When an NBA player reaches a certain status, we tend to minimize whatever regular-season adversity he encounters, falling back on the common refrain that he'll "flip the switch" when it matters.
If Dwyane Wade looks a little disengaged or LeBron James a bit disinterested, we don't panic. We simply assume they'll summon the resolve they need once properly motivated. The same logic applies to entire teams, with the Miami Heat being one of them.
Right about now, fans of the Indiana Pacers hope "flipping the switch" is a real phenomenon—not something we create to bolster narratives and dramatize heroes.
Anecdotally, flipping the switch feels like a real thing. We can all call to mind instances when the game's greats elevated their play in crucial postseason moments, often after regular-season stretches in which they merely coasted.
But are we fooling ourselves?
We'll parse out some data from the game's biggest names—past and present—to figure out if players really can turn up their games in the pressurized environment of the postseason.
The Big Guns
If we're in search of heroic switch-flipping, we might as well start with the NBA's most historically dominant trio.
First, we have His Airness, Michael Jordan. Here's how MJ's regular-season and playoff per-36-minute averages stack up:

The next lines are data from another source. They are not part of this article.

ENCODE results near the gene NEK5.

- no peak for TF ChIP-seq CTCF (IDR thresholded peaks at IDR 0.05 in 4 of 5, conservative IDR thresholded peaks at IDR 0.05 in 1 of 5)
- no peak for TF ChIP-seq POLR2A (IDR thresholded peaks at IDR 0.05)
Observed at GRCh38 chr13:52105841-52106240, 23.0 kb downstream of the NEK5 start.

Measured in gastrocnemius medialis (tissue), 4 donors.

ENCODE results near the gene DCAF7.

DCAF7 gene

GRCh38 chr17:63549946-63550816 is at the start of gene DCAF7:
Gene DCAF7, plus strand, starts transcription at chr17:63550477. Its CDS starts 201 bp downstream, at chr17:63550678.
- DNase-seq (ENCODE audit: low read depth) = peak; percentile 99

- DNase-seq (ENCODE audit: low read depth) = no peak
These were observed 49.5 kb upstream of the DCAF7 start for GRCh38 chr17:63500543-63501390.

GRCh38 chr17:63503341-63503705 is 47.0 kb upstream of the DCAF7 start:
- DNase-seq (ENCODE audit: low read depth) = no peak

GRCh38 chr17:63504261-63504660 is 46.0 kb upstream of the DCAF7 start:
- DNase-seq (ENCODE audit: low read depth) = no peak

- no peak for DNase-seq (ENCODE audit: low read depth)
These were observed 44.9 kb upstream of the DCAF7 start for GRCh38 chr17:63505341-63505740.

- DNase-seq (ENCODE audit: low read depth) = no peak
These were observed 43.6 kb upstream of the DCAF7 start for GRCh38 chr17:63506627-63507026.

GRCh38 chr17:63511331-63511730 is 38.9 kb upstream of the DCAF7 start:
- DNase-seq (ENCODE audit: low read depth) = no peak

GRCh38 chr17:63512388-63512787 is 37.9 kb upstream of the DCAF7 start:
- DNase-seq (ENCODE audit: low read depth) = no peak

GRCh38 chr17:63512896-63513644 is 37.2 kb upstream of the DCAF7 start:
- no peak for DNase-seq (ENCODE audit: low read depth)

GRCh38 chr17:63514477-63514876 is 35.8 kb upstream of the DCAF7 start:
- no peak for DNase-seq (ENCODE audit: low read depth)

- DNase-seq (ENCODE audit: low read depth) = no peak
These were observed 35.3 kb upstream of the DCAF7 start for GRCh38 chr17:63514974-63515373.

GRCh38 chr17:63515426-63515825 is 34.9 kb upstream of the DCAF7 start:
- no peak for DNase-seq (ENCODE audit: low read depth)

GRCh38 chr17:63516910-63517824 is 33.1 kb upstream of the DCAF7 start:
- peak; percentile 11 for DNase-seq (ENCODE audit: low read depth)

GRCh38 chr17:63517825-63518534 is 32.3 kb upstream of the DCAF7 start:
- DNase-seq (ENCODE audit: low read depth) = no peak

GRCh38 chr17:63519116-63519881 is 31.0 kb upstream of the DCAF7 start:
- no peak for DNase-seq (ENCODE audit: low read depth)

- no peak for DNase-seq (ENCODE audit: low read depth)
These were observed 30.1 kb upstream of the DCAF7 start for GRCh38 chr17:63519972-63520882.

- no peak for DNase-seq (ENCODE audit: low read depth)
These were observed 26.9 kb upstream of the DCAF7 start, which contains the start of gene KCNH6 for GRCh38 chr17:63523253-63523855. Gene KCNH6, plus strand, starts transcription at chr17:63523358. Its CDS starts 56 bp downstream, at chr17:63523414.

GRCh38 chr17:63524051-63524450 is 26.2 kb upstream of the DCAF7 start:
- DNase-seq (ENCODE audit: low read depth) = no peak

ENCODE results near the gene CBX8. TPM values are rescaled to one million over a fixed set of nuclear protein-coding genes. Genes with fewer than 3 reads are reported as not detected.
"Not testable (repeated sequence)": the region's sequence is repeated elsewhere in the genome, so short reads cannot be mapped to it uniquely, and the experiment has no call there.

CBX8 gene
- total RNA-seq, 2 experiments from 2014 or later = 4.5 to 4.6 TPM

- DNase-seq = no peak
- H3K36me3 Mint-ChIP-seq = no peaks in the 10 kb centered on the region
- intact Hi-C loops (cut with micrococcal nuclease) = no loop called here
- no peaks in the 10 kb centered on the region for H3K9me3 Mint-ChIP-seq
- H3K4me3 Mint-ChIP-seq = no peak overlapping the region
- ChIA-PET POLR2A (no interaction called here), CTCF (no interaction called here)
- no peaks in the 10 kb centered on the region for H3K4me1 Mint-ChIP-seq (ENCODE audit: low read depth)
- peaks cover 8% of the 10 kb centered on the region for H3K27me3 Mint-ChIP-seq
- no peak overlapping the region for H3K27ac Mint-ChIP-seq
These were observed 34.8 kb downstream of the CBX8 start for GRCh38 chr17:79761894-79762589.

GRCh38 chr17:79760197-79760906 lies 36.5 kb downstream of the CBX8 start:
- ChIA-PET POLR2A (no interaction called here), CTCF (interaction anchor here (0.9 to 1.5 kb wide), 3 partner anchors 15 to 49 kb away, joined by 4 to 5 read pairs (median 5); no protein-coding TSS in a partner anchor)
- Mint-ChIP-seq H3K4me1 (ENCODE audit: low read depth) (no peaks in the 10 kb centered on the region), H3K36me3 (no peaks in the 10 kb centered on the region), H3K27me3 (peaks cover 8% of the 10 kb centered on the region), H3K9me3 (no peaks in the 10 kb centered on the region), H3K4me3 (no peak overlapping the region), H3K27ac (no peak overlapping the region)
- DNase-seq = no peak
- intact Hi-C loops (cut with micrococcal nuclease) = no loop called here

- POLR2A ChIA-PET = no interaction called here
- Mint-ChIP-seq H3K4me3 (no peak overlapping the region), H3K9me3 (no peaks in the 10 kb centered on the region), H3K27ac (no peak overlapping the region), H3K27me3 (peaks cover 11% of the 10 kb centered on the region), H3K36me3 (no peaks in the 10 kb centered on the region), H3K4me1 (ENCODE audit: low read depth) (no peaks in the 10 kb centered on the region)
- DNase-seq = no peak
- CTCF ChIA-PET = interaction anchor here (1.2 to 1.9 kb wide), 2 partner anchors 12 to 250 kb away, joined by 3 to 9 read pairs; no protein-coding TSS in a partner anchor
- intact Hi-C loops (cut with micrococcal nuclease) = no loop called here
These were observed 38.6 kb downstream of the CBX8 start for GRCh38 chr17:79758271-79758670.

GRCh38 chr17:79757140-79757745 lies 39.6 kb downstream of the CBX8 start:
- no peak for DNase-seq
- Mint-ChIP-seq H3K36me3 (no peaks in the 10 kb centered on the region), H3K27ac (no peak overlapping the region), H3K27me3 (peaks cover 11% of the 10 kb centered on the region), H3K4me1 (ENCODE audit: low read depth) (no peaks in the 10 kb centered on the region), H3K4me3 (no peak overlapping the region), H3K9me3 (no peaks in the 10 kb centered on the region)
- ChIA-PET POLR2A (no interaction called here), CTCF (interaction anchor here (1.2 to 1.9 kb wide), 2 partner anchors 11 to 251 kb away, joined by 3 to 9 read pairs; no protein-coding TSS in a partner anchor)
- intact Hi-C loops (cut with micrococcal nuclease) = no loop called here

Not so different, huh?
It's worth noting Jordan played about 3.5 more minutes per game in the postseason, so he provided a bit more overall value through volume. But on balance, he didn't actually perform markedly better in the playoffs than during the regular season.
In a way, that's not so surprising. After all, Jordan was notorious for playing as hard as possible at all times. You can't flip a switch when it's permanently stuck in the "on" position.
As much as any player in history, Jordan's legend—his competitiveness, his cold-blooded demeanor, his superhuman feats of night-before-the-game gambling—colors our perception of him. It's much harder to accept Jordan's relatively unchanged production in the playoffs when we remember him best for things like the Flu Game in 1997.
ESPN's Rick Weinberg wrote a retrospective of that heroic postseason effort that captures how we all deify Jordan:
Jordan sequesters himself in a dark room adjacent to the Bulls' locker room. He slowly lies his weak body down. He closes his eyes. He visualizes himself running, shooting, passing, rebounding, dunking. Soon, he emerges from the room, staggering slowly. He puts on his uniform and walks out to the court, weak and pale. "I can play," he tells coach Phil Jackson.